The first multi-county plan to effectively end veteran homelessness in Pennsylvania was touted as a success by officials on Friday.

Gov. Tom Wolf said the United States Interagency Council on Homelessness and departments of Housing and Urban Development and Veterans Affairs confirmed that the Western Pennsylvania Continuum of Care (Western PA CoC) has effectively ended homelessness for veterans in Crawford County and 19 other counties in western Pennsylvania.

“With this announcement, the U.S. government has verified and affirmed that the Western PA CoC, through its efforts, will continue to ensure veteran homelessness is a rare, brief, and one-time occurrence,” Wolf said. “It has been my goal since I took office to reduce veteran homelessness and we have made progress. It is my hope that the example set by the Western PA CoC becomes a model and inspiration for the rest of the state so we can end veteran homelessness commonwealth-wide.”

The Western PA CoC governing board worked collaboratively with other groups to identify homeless veterans and provide them with immediate access to housing by using a Housing First model, creating a sustainable infrastructure for housing, and increasing and streamlining the availability of permanent housing and support services, officials said.

Crawford County Commissioner John Amato said veteran homelessness is a concern in the county.

“The problem is out there,” he said.

A veteran of both the U.S. Army and in the U.S. Air Force Reserve with a combined 28 years of active and reserve service, Amato welcomed the announcement that the problem had been effectively ended, but he also expressed hope that continued effort would be expended to maintain the situation.

“I hope it holds true,” he said. “I’ve seen so many programs that are supposed to do what politicians want them to do, but because of their cumbersome nature, it makes it so hard for a guy who has nothing to navigate.”

Crawford County Veterans Services Officer Rich Krankota commended the agencies working to end homelessness among veterans but agreed with Amato that the required bureaucratic process can be “confusing.”

A big part of the solution in Crawford County, he added, is assistance from veterans-oriented nonprofits like Harm Jan Huidekoper Veterans of Foreign Wars Post 2006 and Veterans of the Vietnam War Inc. Jack Greer Memorial Post 52.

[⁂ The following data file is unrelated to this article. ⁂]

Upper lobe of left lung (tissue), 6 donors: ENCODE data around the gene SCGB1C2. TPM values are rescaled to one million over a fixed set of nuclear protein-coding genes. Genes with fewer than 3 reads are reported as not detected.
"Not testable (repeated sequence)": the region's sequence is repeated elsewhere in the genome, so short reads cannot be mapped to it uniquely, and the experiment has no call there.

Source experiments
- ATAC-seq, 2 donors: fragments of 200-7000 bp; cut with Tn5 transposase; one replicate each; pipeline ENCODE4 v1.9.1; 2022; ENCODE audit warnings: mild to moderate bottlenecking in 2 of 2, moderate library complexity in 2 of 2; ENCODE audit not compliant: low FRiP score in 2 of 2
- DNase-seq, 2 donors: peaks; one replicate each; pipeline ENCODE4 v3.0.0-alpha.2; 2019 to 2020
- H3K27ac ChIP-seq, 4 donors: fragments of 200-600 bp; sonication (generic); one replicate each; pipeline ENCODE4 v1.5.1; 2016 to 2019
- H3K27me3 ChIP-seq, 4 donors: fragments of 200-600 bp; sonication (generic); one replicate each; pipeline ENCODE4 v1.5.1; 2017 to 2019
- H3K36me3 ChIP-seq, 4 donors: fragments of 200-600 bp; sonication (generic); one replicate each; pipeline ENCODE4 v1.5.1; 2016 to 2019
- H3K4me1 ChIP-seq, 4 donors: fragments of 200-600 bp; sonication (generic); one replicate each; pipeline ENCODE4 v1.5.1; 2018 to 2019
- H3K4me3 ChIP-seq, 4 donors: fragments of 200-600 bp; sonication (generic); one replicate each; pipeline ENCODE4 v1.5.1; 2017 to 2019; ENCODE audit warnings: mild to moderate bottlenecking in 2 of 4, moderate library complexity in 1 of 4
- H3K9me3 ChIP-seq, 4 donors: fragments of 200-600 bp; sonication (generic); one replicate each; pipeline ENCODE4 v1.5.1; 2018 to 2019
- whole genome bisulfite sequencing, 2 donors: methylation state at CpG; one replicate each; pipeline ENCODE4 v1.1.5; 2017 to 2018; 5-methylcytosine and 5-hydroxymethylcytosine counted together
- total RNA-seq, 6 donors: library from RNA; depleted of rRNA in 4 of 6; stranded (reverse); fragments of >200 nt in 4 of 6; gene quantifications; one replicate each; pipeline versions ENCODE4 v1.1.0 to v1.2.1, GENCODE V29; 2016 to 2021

There were 982 homeless veterans in the state in 2018, according to Krankota. The number in Crawford County has been minimal in recent years, he said, but he also hoped news of homelessness among vets in the area being “effectively ended” wouldn’t mislead people into thinking the problem had been completely solved.

Dennis Davin, secretary of the Department of Community and Economic Development, said the state is committed to continuing its efforts to help veterans avoid homelessness.

“It is critical that everyone has access to the resources and services they need to not simply survive, but thrive,” Davin said. “We commend the Western PA CoC on its commitment to our veterans, for reaching this incredible milestone, and for ensuring that no veteran is homeless.”

Soon after taking office, Wolf challenged all commonwealth agencies and communities to reduce veteran homelessness by 40 percent in the last 100 days of 2015. That challenge was the first foray into work with the U.S. Interagency Council on Homelessness’ Mayor’s Challenge to End Homelessness, the program that continues today and has helped Pennsylvania find permanent housing for thousands of homeless veterans.

“That first challenge resulted in reducing the state’s veteran homeless population by more than 500 and since then we’ve made good, steady progress,” Wolf said. “The forward-thinking efforts of the Western PA CoC have changed the way we address veteran homelessness, building the infrastructure needed to enact meaningful change, and investing in the services that literally save lives. Veterans are a population at risk for homelessness, and as they have protected us, it is incumbent upon us to protect them in turn.”

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